I can tell it’s spring.
We are winter weary and in need of fresh air. One of our annual adventures is to trek down to the edge of Lake Ontario. There, a billion huge boulders sit along the shoreline and call to our kids more powerfully than toys and ice-cream : “this is a landscape of unlimited potential.”
“Can we take off our shoes and socks as we climb?” they ask.
“You know the deal- watch out for glass, needles and condoms.”
Off they go, barefoot and bursting with excitement. Kathy and I look at each other, gauging our energy levels, and head off in pursuit.
Explaining the glass part is not difficult. In my 42 trips around the sun, I’ve never actually cut my foot on a sharp shard of glass even though I’ve done (and still do) more than my fair share of barefoot play. But I can picture the consequences. So can the little ones.
Last year, seconds into our climbing, I came upon a used condom. Ever the teacher, I began my ‘this is what’s what’ and was immediately cut off by my seven year old: “Yeah, dad. Got it. Got it.”
Luckily for me, our middle child needed a refresher. This one happens to love treasure hunting and is uncannily good at it. He needs to know that this is a ‘treasure’ best left untouched. Of necessity, the lesson requires that pre-cursors are in place. The idea that bacteria and viruses cause illness: check. Today’s update: penises, the nuts and bolts of sexual contact in its various different forms (queering the discussion) and why on Earth people actually do those things, and sexually transmitted infections.
It’s all pretty logical- the whole condom thing. As long as Kathy and I can pull off the discussion in a way that honours and celebrates the human body, inoculates them against puritanical feelings about sex , and side-steps a heteronormative narrative, then what we’ve got is a great lesson on harm reduction. I’ve had people tell me on more than a few occasions that kids need not concern themselves with ‘serious adult issues’: “Let them enjoy their childhood and just play.”
But from an activist perspective, I couldn’t disagree more- one- that their childhood is tarnished by serious stuff, and two- that they don’t need to think about these things. Teaching harm reduction as a guiding parenting principal engages young people in their world and gives them the tools they need for making decisions and taking note of oppressive dynamics that swirl around them. It’s empowering because it says: “I trust you.” And it allows them to locate acts of discrimination and intolerance outside of self, rather than absorbing and owning what they shouldn’t.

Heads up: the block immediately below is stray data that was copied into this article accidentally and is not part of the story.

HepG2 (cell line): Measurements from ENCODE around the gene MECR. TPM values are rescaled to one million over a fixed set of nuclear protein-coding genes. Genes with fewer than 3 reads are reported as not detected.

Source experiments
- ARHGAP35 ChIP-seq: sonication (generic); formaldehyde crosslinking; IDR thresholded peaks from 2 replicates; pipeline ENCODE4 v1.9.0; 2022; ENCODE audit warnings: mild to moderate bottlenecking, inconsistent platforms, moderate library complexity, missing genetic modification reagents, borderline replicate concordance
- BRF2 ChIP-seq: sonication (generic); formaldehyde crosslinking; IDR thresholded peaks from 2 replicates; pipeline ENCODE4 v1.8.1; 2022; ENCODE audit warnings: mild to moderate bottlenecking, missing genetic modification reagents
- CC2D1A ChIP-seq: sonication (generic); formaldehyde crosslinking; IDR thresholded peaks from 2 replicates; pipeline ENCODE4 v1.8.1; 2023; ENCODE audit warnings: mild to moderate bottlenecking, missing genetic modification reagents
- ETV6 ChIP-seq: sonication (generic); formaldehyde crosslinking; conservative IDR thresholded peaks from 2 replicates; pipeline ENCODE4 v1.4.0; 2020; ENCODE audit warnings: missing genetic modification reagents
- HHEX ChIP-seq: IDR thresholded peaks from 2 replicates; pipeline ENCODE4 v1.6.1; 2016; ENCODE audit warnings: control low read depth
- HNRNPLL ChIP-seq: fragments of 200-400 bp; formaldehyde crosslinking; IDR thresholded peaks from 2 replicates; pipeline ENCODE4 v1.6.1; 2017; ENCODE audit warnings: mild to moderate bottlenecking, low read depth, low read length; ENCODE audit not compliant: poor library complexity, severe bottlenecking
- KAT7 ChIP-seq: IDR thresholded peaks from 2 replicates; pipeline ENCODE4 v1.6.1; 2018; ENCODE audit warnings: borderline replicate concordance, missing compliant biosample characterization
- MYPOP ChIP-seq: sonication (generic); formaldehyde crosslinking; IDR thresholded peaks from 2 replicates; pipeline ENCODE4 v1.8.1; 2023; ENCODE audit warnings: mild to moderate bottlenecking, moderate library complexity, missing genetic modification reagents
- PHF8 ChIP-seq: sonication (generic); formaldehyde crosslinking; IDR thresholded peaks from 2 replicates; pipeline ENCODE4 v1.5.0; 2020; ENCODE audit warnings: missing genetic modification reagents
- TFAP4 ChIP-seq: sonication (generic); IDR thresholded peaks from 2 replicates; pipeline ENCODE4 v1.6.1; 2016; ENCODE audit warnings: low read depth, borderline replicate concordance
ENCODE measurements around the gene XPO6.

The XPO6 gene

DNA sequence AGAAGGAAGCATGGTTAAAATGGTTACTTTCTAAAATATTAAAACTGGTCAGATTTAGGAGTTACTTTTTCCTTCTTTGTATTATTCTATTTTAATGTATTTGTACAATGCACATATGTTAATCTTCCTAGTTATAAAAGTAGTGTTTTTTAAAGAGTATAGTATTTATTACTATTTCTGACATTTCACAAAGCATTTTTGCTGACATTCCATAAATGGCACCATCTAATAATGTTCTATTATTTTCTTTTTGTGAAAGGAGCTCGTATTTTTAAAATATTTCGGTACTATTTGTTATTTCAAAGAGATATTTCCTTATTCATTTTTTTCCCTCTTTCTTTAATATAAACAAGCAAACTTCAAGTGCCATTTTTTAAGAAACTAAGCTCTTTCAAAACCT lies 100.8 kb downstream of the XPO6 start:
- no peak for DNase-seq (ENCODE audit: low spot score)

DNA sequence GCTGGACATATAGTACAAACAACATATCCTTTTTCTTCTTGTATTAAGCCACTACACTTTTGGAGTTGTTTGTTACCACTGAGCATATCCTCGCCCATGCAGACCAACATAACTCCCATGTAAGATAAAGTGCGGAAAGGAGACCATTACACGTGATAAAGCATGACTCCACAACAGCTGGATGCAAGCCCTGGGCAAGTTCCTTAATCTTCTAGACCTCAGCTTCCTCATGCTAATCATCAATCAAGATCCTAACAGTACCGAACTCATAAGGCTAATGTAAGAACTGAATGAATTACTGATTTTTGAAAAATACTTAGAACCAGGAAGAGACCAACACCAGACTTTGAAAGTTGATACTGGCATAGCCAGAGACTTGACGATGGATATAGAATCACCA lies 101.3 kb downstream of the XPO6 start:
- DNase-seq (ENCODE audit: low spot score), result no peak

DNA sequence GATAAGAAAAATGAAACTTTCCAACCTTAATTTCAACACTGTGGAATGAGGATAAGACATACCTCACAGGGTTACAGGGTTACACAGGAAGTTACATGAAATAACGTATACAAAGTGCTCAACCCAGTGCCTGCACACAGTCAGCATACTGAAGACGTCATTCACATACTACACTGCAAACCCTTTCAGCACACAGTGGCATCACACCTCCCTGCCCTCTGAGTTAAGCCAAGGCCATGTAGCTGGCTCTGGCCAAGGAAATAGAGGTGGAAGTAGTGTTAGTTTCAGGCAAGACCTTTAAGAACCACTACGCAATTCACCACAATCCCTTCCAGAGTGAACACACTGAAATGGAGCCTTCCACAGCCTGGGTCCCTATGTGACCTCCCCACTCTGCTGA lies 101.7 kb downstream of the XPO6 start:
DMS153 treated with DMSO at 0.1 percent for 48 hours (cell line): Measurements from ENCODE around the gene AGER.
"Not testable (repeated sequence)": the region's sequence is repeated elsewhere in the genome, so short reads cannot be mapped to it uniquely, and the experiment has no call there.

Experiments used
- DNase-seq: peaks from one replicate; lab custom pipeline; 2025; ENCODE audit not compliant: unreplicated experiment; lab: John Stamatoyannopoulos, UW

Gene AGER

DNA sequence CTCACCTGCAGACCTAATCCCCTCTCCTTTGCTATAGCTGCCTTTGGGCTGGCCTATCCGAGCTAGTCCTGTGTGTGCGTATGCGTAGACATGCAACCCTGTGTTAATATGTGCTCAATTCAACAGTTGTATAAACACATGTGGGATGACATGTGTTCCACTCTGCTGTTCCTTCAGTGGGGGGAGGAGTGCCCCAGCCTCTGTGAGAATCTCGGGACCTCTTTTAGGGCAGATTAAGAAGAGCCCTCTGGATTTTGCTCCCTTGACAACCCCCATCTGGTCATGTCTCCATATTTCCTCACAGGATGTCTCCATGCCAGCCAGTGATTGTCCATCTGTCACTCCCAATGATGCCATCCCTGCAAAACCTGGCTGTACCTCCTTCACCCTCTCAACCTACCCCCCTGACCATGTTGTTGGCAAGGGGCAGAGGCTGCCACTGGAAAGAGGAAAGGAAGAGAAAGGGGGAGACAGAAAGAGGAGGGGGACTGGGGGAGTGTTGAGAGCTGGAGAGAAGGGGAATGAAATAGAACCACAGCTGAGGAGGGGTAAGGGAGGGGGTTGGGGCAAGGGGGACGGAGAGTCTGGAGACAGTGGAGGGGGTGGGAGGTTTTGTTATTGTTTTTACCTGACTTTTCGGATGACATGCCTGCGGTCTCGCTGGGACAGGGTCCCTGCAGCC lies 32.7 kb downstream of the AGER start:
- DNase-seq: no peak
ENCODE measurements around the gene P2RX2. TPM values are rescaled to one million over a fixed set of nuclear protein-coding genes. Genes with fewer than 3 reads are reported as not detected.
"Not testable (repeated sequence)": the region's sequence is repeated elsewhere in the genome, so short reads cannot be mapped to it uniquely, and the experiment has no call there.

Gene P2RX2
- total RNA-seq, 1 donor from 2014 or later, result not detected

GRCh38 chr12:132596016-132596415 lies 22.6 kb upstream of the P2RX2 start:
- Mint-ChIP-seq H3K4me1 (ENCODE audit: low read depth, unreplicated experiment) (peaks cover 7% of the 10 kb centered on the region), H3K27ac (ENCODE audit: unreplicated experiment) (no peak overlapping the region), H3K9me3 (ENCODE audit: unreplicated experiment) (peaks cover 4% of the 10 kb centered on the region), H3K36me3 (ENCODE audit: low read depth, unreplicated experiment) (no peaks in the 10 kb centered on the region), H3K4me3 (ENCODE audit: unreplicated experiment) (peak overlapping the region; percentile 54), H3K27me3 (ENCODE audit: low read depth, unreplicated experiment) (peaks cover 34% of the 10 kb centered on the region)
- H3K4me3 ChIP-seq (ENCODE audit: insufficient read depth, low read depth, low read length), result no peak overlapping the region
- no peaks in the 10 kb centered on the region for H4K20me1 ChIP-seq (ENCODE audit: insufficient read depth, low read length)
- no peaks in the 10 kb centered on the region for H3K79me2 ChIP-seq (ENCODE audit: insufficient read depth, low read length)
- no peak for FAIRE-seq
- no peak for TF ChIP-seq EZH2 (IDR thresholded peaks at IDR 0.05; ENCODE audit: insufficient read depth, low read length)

Talking about needles means talking about what needles are used for and what might be in them. It means talking about addiction. And in our family, that’s important. Sadly, we lost a close relative to it a decade ago when they were in their 30s, so who knows what lurks in the genetic codes of our kids. Besides, these days it’s hard to turn on the radio without hearing about crack cocaine, courtesy of our mayor.
“What’s crack cocaine, mom?”
The real world need not be scary. Kathy has a very practical model that she has described to the kids: the stop light. It’s not helpful to go through life on ‘red’- scared, overly cautious, and ready to assume the worst. But being on ‘green’ also has its problems, if, oblivious to the inevitable dangers (usually, but not always, small) you silence the feelings in your gut telling you that something’s not right. Yellow, Kath explains, is about being present and minds-on.
Present and minds-on, our kids roam the rocky shore. Panting, we try to keep up.
It’s so great that spring is here.